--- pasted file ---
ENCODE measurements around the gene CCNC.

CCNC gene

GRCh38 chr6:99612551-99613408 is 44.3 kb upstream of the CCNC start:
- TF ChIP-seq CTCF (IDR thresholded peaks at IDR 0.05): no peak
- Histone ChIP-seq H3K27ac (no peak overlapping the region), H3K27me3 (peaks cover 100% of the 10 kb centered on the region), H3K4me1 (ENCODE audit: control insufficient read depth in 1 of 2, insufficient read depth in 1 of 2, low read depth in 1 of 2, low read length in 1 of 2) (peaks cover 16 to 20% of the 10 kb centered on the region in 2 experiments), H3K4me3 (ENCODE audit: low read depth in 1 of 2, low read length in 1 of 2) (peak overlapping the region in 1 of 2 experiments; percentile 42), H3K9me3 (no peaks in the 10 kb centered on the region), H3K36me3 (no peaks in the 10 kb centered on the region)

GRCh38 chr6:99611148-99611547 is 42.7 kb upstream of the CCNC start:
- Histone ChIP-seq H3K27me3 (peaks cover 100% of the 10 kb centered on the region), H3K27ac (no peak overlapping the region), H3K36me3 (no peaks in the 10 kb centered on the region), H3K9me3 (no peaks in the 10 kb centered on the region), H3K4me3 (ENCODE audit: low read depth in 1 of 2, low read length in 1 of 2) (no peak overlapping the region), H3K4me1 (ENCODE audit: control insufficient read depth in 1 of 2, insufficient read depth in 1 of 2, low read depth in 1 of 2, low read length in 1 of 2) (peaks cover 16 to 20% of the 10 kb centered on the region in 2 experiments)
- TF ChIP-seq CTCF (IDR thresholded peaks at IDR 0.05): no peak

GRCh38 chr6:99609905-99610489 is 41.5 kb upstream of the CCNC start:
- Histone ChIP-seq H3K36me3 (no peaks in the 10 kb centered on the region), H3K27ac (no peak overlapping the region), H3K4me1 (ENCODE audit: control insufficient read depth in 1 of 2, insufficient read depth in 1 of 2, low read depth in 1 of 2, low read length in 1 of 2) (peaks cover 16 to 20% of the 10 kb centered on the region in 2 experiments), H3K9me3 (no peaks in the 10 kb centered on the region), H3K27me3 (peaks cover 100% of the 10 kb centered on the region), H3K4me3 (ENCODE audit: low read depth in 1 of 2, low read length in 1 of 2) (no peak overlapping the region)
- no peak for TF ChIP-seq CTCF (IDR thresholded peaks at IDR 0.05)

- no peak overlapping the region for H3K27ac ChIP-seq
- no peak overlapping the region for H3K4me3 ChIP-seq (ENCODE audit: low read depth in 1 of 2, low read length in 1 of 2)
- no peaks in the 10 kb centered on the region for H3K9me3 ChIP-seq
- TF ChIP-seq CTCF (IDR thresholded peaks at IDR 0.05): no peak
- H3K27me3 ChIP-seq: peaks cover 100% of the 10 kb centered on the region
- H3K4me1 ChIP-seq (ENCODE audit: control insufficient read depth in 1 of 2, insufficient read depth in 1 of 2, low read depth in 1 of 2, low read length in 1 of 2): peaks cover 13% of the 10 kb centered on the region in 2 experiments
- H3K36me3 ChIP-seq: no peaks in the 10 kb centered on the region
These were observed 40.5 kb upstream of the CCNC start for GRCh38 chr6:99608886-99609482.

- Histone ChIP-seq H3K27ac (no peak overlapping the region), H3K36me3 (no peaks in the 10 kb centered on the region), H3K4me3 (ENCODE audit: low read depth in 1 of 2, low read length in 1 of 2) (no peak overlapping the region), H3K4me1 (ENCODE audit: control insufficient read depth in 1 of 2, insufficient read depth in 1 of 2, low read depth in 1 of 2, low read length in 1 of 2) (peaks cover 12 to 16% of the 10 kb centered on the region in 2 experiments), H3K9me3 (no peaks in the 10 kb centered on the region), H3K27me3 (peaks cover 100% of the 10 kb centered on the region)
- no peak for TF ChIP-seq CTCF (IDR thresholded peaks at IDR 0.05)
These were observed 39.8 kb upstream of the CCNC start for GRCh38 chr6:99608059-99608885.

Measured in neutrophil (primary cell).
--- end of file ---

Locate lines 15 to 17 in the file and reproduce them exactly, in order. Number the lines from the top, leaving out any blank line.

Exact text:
- TF ChIP-seq CTCF (IDR thresholded peaks at IDR 0.05): no peak
- H3K27me3 ChIP-seq: peaks cover 100% of the 10 kb centered on the region
- H3K4me1 ChIP-seq (ENCODE audit: control insufficient read depth in 1 of 2, insufficient read depth in 1 of 2, low read depth in 1 of 2, low read length in 1 of 2): peaks cover 13% of the 10 kb centered on the region in 2 experiments